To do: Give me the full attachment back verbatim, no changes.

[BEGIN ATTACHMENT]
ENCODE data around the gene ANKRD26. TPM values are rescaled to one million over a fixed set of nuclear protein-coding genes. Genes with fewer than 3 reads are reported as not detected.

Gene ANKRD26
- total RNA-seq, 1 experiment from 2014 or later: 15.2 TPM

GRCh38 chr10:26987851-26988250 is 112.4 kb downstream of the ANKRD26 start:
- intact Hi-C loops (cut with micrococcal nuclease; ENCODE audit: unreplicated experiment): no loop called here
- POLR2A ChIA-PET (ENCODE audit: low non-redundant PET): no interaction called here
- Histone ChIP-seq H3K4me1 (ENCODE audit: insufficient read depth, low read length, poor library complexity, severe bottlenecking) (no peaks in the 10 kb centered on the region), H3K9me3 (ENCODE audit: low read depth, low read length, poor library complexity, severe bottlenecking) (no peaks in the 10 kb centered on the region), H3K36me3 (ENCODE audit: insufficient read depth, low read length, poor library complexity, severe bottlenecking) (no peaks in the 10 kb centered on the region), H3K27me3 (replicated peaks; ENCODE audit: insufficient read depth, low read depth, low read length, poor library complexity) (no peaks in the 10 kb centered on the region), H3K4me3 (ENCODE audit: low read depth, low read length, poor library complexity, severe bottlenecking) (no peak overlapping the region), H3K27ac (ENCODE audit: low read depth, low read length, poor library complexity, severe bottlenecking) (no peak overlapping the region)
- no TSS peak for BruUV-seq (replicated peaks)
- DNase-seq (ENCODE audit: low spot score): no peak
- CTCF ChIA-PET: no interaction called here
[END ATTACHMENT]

ENCODE data around the gene ANKRD26. TPM values are rescaled to one million over a fixed set of nuclear protein-coding genes. Genes with fewer than 3 reads are reported as not detected.

Gene ANKRD26
- total RNA-seq, 1 experiment from 2014 or later: 15.2 TPM

GRCh38 chr10:26987851-26988250 is 112.4 kb downstream of the ANKRD26 start:
- intact Hi-C loops (cut with micrococcal nuclease; ENCODE audit: unreplicated experiment): no loop called here
- POLR2A ChIA-PET (ENCODE audit: low non-redundant PET): no interaction called here
- Histone ChIP-seq H3K4me1 (ENCODE audit: insufficient read depth, low read length, poor library complexity, severe bottlenecking) (no peaks in the 10 kb centered on the region), H3K9me3 (ENCODE audit: low read depth, low read length, poor library complexity, severe bottlenecking) (no peaks in the 10 kb centered on the region), H3K36me3 (ENCODE audit: insufficient read depth, low read length, poor library complexity, severe bottlenecking) (no peaks in the 10 kb centered on the region), H3K27me3 (replicated peaks; ENCODE audit: insufficient read depth, low read depth, low read length, poor library complexity) (no peaks in the 10 kb centered on the region), H3K4me3 (ENCODE audit: low read depth, low read length, poor library complexity, severe bottlenecking) (no peak overlapping the region), H3K27ac (ENCODE audit: low read depth, low read length, poor library complexity, severe bottlenecking) (no peak overlapping the region)
- no TSS peak for BruUV-seq (replicated peaks)
- DNase-seq (ENCODE audit: low spot score): no peak
- CTCF ChIA-PET: no interaction called here